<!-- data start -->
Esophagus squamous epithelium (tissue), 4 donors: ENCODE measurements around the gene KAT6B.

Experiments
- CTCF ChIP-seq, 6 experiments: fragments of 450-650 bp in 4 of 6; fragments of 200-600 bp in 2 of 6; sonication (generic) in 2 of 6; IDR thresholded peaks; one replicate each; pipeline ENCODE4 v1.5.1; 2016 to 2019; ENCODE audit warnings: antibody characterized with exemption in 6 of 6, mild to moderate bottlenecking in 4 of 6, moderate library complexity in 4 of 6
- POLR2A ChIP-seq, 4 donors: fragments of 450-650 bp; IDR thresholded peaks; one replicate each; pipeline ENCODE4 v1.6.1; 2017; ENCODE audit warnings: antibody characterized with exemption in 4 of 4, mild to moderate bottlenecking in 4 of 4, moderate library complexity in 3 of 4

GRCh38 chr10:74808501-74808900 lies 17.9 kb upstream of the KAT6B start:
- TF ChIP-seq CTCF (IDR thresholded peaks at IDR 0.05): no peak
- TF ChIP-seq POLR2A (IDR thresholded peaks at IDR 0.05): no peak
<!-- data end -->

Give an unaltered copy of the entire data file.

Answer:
Esophagus squamous epithelium (tissue), 4 donors: ENCODE measurements around the gene KAT6B.

Experiments
- CTCF ChIP-seq, 6 experiments: fragments of 450-650 bp in 4 of 6; fragments of 200-600 bp in 2 of 6; sonication (generic) in 2 of 6; IDR thresholded peaks; one replicate each; pipeline ENCODE4 v1.5.1; 2016 to 2019; ENCODE audit warnings: antibody characterized with exemption in 6 of 6, mild to moderate bottlenecking in 4 of 6, moderate library complexity in 4 of 6
- POLR2A ChIP-seq, 4 donors: fragments of 450-650 bp; IDR thresholded peaks; one replicate each; pipeline ENCODE4 v1.6.1; 2017; ENCODE audit warnings: antibody characterized with exemption in 4 of 4, mild to moderate bottlenecking in 4 of 4, moderate library complexity in 3 of 4

GRCh38 chr10:74808501-74808900 lies 17.9 kb upstream of the KAT6B start:
- TF ChIP-seq CTCF (IDR thresholded peaks at IDR 0.05): no peak
- TF ChIP-seq POLR2A (IDR thresholded peaks at IDR 0.05): no peak